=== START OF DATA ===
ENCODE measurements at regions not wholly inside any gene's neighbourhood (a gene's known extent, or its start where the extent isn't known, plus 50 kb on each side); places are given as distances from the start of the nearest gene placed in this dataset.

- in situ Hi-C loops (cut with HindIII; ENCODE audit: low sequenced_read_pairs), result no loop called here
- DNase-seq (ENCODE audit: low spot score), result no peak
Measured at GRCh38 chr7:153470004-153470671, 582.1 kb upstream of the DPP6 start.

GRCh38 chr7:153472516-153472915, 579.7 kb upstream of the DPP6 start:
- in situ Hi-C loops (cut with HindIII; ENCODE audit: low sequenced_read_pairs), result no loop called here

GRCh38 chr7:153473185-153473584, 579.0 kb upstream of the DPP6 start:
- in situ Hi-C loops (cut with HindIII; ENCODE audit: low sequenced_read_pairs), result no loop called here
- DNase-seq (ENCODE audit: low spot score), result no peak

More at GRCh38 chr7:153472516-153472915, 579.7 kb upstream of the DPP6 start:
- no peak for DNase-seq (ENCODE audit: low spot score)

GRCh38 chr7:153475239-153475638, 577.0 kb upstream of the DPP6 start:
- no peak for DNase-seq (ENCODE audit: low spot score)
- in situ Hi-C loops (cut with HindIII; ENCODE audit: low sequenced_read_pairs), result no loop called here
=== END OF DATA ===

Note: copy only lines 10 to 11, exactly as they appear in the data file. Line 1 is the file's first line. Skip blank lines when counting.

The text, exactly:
More at GRCh38 chr7:153472516-153472915, 579.7 kb upstream of the DPP6 start:
- no peak for DNase-seq (ENCODE audit: low spot score)